Monthly Archives: May 2012

Family Tech Support Myths: Don’t login as an Admin user

It’s time again for another family tech support mythbusters episode. This time we’ll tackle the premise that it’s more “secure” to login to your system as a user rather than an administrator.

The idea to limit your logged in privileges on a system is a sound one, provided the system that enforces privileges actually works. Often the reason a system is compromised has little to do with a user being logged in as admin or not, it’s more basic than that: it’s just a simple security hole that skips right on by any sort of privilege enforcement system.

When a virus exploits the security of a machine, it really doesnt matter that said “security” has you running in user mode or admin mode. If its compromised, the system’s compromised.

The argument for not running in admin mode is kind of like this:

You’re in the middle of a jail or fortress, with big concrete walls around it. There’s a big red button to open a massive steel re-inforced front door. Running in admin mode, you have the ability to press that big red button, and running without admin mode (As a user) you arent allowed to press that red button. This sounds good, being a user is obviously safer, because nobody’s coming in through the door b/c you can’t press the button easily.

Except the enemy comes in with an armored tank, through the concrete wall on the side of the building. The red button, and admin/user level login meant nothing because the problem wasnt the red button and your ability to invite the enemy in, the problem was the enemy completely subverted the entire security system in some other way that was unrelated.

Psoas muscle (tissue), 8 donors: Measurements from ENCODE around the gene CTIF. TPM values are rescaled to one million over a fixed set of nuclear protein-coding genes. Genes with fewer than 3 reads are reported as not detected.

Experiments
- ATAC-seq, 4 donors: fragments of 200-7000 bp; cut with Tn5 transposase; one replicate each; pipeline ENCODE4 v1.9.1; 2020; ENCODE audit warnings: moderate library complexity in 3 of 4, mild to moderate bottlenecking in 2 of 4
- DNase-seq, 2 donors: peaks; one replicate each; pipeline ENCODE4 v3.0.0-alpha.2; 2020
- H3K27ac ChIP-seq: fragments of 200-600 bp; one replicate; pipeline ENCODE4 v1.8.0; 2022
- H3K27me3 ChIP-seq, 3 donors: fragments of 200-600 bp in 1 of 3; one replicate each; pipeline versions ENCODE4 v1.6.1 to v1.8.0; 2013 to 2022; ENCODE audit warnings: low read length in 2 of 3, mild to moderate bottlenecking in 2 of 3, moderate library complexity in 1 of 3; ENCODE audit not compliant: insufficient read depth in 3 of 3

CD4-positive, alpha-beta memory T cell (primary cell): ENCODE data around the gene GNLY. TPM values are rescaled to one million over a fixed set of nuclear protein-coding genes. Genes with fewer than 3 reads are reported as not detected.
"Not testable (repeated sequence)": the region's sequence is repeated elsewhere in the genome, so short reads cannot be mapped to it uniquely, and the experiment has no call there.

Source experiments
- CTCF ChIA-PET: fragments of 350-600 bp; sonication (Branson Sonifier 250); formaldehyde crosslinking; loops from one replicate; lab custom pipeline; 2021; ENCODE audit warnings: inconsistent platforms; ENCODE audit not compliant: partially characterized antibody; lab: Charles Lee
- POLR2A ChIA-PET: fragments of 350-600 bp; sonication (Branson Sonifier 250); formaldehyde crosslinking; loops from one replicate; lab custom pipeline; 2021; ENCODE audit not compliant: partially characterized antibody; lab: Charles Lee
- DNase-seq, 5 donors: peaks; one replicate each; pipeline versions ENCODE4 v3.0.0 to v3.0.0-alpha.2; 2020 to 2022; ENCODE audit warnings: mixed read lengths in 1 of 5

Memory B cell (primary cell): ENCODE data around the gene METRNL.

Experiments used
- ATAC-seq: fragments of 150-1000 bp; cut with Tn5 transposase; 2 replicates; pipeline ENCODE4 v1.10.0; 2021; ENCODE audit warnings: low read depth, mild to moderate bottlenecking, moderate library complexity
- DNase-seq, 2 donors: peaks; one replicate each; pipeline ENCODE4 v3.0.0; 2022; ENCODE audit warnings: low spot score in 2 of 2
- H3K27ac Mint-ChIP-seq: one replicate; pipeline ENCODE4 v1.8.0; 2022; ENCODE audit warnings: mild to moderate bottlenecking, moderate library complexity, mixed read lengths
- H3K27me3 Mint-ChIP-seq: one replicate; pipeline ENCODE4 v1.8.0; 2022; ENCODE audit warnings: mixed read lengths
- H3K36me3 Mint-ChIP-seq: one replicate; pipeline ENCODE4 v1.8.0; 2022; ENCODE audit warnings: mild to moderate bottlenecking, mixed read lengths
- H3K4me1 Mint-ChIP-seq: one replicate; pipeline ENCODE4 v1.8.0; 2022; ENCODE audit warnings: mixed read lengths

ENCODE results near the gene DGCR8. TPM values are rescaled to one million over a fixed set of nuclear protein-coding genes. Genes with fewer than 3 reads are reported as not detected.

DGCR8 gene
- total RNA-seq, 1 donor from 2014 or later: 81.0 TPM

Now, obviously, if “you know what you’re doing” (tm family tech support geeks everywhere)”, there are benefits to properly locking down a machine, enterprise I.T. departments do it all the time, and it helps to some degree. The concept’s not completely off-base.

The concept falls down when the “you don’t know what you’re doing” users think this and other security measures will magically protect them on their home computer. The reality is, when your parents or non-tech family members run their computer at home, they’re still going to click on that anti-virus-looking popup, and it’s still going to compromise the system even though they’re not logged in as admin.

Worse, they’re going to become accustomed to right clicking everything and saying “run as administrator”, then complain at you because everything they want to do that involves their cd-rom or nearly any aspect of the system requires them to “run as administrator”.

Administration rights, great in concept, perfect in an environment where people know what they’re doing. Not a silver bullet for home users. The only way to protect home users is to educate.

Fixing EMMA’s coverage.out.file System Property

If you’re using EMMA for java code coverage report generation, you may quickly jump to EMMA’s property reference table in the documentation. There you will see documentation such as this:

Property: coverage.out.file

This would lead an average java developer to quickly attempt using EMMA with a JVM arg such as:


Unfortunately, you’ll discover that EMMA ignores your system property. This is because EMMA uses a non-standard “system property” lookup scheme which entails differing prefixes on system property names depending on execution context. The lookup scheme is is documented here (in the “EMMA property lookup order.” section).

Instead, on the command line, the JVM arg should be:


But pay special attention to the EMMA property lookup order doc mentioned above if you need to specify the properties in other ways, such as via ANT.

Tough Luck: The comics industry is crazy.

Remember way back when, in high school, when your friend introduced you to that great album that you instantly fell in love with? Remember going down to the record store or perhaps online and buying a copy of that album you liked so much? How did that go?